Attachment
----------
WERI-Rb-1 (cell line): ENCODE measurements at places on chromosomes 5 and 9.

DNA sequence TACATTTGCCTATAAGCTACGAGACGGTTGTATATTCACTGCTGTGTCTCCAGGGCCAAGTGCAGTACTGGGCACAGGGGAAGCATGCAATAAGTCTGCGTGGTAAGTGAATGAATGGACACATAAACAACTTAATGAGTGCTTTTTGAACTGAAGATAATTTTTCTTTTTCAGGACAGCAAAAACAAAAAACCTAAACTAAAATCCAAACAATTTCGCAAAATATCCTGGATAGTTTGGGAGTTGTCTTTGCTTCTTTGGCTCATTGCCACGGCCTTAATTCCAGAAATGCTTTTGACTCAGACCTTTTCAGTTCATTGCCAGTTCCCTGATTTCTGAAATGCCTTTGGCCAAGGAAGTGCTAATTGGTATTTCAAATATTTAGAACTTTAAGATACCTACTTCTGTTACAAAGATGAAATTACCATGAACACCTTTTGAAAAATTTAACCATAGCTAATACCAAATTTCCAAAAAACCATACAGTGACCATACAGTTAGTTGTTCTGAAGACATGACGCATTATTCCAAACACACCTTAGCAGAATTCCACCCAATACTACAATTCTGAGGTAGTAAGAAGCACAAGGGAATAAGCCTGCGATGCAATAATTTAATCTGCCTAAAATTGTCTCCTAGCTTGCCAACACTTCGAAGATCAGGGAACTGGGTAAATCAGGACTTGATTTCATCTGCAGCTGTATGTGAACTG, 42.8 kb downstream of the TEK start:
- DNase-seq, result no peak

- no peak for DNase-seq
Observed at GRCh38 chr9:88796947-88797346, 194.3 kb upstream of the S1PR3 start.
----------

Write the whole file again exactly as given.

WERI-Rb-1 (cell line): ENCODE measurements at places on chromosomes 5 and 9.

DNA sequence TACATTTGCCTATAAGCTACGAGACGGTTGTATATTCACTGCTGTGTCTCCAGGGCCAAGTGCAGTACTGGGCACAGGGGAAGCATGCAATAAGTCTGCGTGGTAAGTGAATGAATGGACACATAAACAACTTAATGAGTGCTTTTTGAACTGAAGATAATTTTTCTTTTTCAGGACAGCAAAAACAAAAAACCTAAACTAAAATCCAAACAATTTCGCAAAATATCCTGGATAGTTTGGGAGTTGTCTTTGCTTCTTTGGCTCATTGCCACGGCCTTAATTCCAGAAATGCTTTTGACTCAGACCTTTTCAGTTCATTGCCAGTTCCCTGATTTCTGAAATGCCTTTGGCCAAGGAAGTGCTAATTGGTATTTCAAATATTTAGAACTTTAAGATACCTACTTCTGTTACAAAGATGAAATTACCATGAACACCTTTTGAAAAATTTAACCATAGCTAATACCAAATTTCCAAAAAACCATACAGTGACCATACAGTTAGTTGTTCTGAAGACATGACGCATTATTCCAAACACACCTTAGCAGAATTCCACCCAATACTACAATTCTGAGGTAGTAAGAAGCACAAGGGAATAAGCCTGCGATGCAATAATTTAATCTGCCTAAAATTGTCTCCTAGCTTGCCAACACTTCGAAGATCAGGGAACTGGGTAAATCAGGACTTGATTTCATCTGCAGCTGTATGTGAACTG, 42.8 kb downstream of the TEK start:
- DNase-seq, result no peak

- no peak for DNase-seq
Observed at GRCh38 chr9:88796947-88797346, 194.3 kb upstream of the S1PR3 start.